El Enemigo Cabernet Franc Gran Enemigo Agrelo 2013 750ml
SKU 825351
This wine is currently unavailable, the vintage 2014 is available

El Enemigo Cabernet Franc Gran Enemigo Agrelo 2013

Agrelo - Mendoza - Cuyo - Argentina

Professional Wine Reviews for El Enemigo Cabernet Franc Gran Enemigo Agrelo 2013

Rated 96 by Wine Advocate
The nose of the 2013 Gran Enemigo Agrelo Single Vineyard is an explosion of exotic spices and smoke, a mixture of an Argentinean asado and a Moroccan bazaar! Incense, clove, cardamom, curry and smoke. It's Cabernet Franc with 15% Malbec taken from 2.5 hectares in Catena's La PirĂ¡mide vineyard around the winery. The palate has a salty twist. This was sourced from deep clay soils. It matured in old oak foudres for 15 months. 6,000 bottles produced.
Rated 95 by James Suckling
A dense and layered red with dark berry, dark tea and bark character. Full body and pretty. Shows a length and finesse. Drink now or hold.
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Other Vintages:
2014 2013 2010
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96WA
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Additional Information on El Enemigo Cabernet Franc Gran Enemigo Agrelo 2013

Winery El Enemigo

Region: Cuyo

Argentina's Cuyo region has, for several decades now, been renowned worldwide for the high quality of its fruit-forward and remarkably flavorful wines. The arid region includes such famous provinces as the Mendoza, and wineries in Cuyo often have generations of experience when it comes to making the most of the mineral rich yet arid soils which typify the mountainous landscape. The Desaguadero River and its tributaries form many natural valleys through the Cuyo region, and as such, irrigation has long since provided the dry and dusty vineyard with a fertile and crystal-clear water source, straight from the snowy peaks of the nearby Andes. Although Malbec is the grape varietal most commonly associated with Cuyo, wineries continue to experiment with other varietals there, and the wine industry of Cuyo in Argentina continues to go from strength to strength.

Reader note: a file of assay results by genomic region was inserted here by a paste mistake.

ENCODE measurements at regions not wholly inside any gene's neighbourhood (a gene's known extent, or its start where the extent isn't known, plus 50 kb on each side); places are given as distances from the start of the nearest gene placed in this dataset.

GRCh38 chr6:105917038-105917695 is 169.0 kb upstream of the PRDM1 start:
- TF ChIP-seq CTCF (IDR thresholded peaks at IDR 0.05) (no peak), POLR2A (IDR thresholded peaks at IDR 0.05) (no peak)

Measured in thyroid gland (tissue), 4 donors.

Country: Argentina

It is said that the first Argentinian vines were planted in the Mendoza more than four hundred years ago by European settlers, and despite these early wines being used primarily for religious purposes, the fervor for wine making never left the area. Today, Argentina is keen to demonstrate its technological prowess when it comes to vineyard cultivation, by combining traditional methods of irrigation left over from the Huarpes Indians with modern techniques in order to make the dry, arid desert an ideal environment for growing grapes. Indeed, these ancient irrigation channels, dug hundreds of years ago and still in use today, bring mineral-rich melt water from the Andes via the Mendoza river, something which gives the grapes grown in this region some of their character. The primary grape of this and other regions of Argentina is the Malbec, which is highly susceptible to rot in its native France, but which thrives in the dry and hot climate of South America, producing rich and plummy wines which are highly drinkable especially when young.